- Opened in 1982, largest lending library in the city of London
- Oldest book able to be loaned was published in 1739
- First music library in the city
- After the BBC and the government, it is the largest contributor to the arts in Britain.
The Barbican Centre: A self-sustaining city birthed out of the wreckage of war. Devoted to the arts and knowledge, it is a beautiful testament to human survival–in my opinon at least. This was our first look at a public library in Boston, and I’m not sure that the 3 hours we spent there was enough to do it justice! Our tour guide, Jonathan, was the IT librarian, and the image he presented to us made me think that working in the Barbican was an absolute joy! There are a million features to discuss here. First, the library serves not only the City of London, but all of London. It is easy to get a library card, and many of the patrons are commuters who would not be able to access their home libraries easily due to their work schedules.
For those incapable of making it to the library, there is a van delivery service. There is a delightful program called “City Read” where the entirety of London is encouraged to read a book together. While most of the collection is accessible to the public, only libraries are able to access the stacks downstairs. Their book clubs are highly successful, and while funding is an issue for them as it is for all libraries, they do receive a small stipend from the city.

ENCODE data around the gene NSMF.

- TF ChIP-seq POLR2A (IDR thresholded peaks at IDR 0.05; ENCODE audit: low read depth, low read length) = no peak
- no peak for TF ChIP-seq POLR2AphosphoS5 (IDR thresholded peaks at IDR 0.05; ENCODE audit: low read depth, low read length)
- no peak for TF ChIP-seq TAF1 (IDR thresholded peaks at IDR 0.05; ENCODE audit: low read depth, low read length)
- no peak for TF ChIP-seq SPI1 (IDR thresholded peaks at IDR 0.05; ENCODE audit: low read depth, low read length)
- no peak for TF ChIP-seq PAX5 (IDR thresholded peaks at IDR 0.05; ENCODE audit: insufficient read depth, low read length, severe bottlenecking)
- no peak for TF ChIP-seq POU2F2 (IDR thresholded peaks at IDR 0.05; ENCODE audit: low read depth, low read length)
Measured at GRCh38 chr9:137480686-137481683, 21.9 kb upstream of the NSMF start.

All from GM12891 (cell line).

The Barbican also serves as a school depository library sending out approximately 40 books per term. They have a fixed sechdule for nursery and school visits, and a plethora of programs for children. The Children’s librarian, Amanda, informed us of a few:
- One public rhyme time for babies and one for toddlers
- story time at 4pm for 3-5 year olds
- A “Monster Club” for 5+ where they play board games
- A knitting club run by volunteers
- A film club that cannot be advertised for legal reasons, but they use clever marketing within the children’s room to suggest the film–at the time of our visit it had an underwater theme for Finding Nemo
They also have an impressive summer reading challenge. For every book they read–after being given a short quiz by the librarian to ensure that they’ve read it–they receive a prize. If they read all six books they are invited to a ceremony at Guild Hall!
The music library is one of the largest in England with over 16,000 cds, a streaming service, and a comparable amount of scores ranging in a variety of styles and levels. They also have a program called unsigned London that promotes local artists. The music library also collaborates with the Guild Music School. The students offer free lessons to the patrons.
There really aren’t proper words to describe the impressive nature of this library. The only downside is that being inside of arts centre means that it can become quite noisy, and the layout is a bit chaotic. If, however, those are the only complaints I think the library succeeds at being an example to public libraries everywhere!